Revisiting the Net Benefits of Freddie Mac and Fannie Mae
The U.S. mortgage market provides benefits to American families that are not generally available in other countries today and were only partially available 30 years ago. Homebuyers can now borrow at rates just slightly above yields on Treasury securities of similar duration, and mortgage money is almost always available even when credit for other purposes is difficult to obtain.
This combination of choice and performance is made possible by an array of specialized government and private institutions, including many firms that combine private ownership with government support and supervision. These firms include commercial banks and savings associa- tions, as well as Freddie Mac and Fannie Mae, two government-sponsored enterprises (GSEs).
Prospective borrowers are also offered a wide range of mortgage options to fit their particular situations. Among the choices are the term of the loan, whether the interest rate will float or remain fixed, how much of the home purchase is financed, and when and if to lock in the interest rate. First-time and low-income homebuyers find educational and financial support available. Homeowners may choose to refinance on occasions that are to their own advantage.
Freddie Mac and Fannie Mae have become key mortgage market participants, and their contributions have been recognized by promi- nent scholars in economics and finance. Richard Roll, founder of the mortgage securities research group at Goldman Sachs, has observed that, “Federal policy toward Freddie Mac and Fannie Mae is accomplishing its intended purpose: it makes housing more affordable to a broad range of Americans.”4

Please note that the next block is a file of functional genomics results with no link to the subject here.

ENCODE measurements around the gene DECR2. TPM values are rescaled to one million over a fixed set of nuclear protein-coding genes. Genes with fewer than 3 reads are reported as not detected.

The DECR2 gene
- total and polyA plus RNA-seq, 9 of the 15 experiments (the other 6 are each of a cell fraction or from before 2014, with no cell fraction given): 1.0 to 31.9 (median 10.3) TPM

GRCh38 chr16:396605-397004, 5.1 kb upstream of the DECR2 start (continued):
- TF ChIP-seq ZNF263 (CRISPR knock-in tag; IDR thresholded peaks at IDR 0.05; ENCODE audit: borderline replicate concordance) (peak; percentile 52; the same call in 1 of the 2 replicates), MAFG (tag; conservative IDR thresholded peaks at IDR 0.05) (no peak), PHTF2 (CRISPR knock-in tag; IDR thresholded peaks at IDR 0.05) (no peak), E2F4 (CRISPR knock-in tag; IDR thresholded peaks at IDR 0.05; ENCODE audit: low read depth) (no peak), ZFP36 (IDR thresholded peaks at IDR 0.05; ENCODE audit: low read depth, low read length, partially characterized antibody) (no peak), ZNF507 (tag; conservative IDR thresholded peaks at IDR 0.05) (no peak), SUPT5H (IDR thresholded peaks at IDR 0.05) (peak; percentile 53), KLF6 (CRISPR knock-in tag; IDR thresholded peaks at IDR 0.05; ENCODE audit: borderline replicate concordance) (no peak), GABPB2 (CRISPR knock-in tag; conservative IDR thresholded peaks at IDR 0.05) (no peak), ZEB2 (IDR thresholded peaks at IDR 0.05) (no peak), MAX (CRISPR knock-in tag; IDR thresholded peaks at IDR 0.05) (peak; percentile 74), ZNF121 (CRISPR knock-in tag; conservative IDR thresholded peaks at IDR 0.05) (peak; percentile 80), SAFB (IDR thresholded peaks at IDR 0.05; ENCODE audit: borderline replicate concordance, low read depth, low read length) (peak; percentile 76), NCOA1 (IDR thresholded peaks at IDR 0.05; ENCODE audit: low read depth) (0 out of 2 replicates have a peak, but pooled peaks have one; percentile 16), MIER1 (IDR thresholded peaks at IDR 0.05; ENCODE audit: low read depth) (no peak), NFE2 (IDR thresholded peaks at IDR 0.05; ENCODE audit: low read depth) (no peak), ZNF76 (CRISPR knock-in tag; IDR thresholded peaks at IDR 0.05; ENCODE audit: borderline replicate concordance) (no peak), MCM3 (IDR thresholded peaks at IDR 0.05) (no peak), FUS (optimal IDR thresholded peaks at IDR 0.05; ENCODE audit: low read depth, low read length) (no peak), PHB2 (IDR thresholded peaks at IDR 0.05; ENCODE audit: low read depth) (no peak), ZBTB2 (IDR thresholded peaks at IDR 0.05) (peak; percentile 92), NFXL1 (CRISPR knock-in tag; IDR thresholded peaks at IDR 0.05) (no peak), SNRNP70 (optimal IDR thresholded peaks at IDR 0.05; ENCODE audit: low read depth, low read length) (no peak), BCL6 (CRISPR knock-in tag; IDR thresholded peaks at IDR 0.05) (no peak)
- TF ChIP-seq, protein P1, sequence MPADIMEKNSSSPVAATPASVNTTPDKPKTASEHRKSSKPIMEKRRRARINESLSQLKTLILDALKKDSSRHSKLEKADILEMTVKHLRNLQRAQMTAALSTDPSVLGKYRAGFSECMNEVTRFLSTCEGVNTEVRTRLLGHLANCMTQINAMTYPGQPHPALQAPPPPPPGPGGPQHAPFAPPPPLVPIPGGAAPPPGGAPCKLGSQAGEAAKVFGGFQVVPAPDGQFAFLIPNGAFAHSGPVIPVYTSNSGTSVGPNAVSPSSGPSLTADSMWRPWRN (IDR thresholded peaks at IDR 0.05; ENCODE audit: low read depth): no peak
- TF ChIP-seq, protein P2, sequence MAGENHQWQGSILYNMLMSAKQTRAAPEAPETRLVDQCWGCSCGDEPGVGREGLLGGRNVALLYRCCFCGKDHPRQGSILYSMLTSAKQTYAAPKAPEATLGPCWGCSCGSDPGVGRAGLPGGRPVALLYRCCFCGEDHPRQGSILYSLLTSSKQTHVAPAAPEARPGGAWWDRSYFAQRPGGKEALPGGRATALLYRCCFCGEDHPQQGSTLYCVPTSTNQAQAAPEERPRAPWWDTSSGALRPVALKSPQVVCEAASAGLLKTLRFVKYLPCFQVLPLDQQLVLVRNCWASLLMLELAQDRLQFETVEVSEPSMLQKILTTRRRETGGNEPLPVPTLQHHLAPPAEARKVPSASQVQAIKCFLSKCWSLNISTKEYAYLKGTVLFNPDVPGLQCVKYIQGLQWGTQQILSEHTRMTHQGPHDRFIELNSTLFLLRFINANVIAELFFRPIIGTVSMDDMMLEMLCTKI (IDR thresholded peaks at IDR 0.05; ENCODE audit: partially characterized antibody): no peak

Today’s Mortgage Markets
These options are not limited to only a fortunate few. The U.S. ranks high among major nations in the ratio of mortgage debt outstanding to GDP,2 and the volume of transactions is remarkable. In 2003, over $4 trillion of mortgages were orig- inated, with about three-quarters of that amount being refinance loans.3 In a recent article Richard Green and Susan Wachter compared the U.S. market with mortgage markets in other countries, concluding that “... the unique characteristics of the U.S. mortgage market provide substantial benefits for American homeowners and the overall stability of the economy” (2005).
Mortgage Market Participants
The residential mortgage industry consists of primary and secondary mortgage markets that link homebuyers and investors. Lenders “originate” mortgages for borrowers in the primary market, often with the help of mortgage brokers. In the secondary market, lenders and investors buy and sell mortgages in the form of whole loans or mortgage-backed securities (MBS). Other participants include “conduits,” which assemble mortgages into pools that can be used as collateral for MBS, loan servicers, and mortgage
Today’s Mortgage Markets
Green and Wachter (2005), Table 2.
Greenspan and Kennedy (2005), Table 1.
Roll (2003), 32.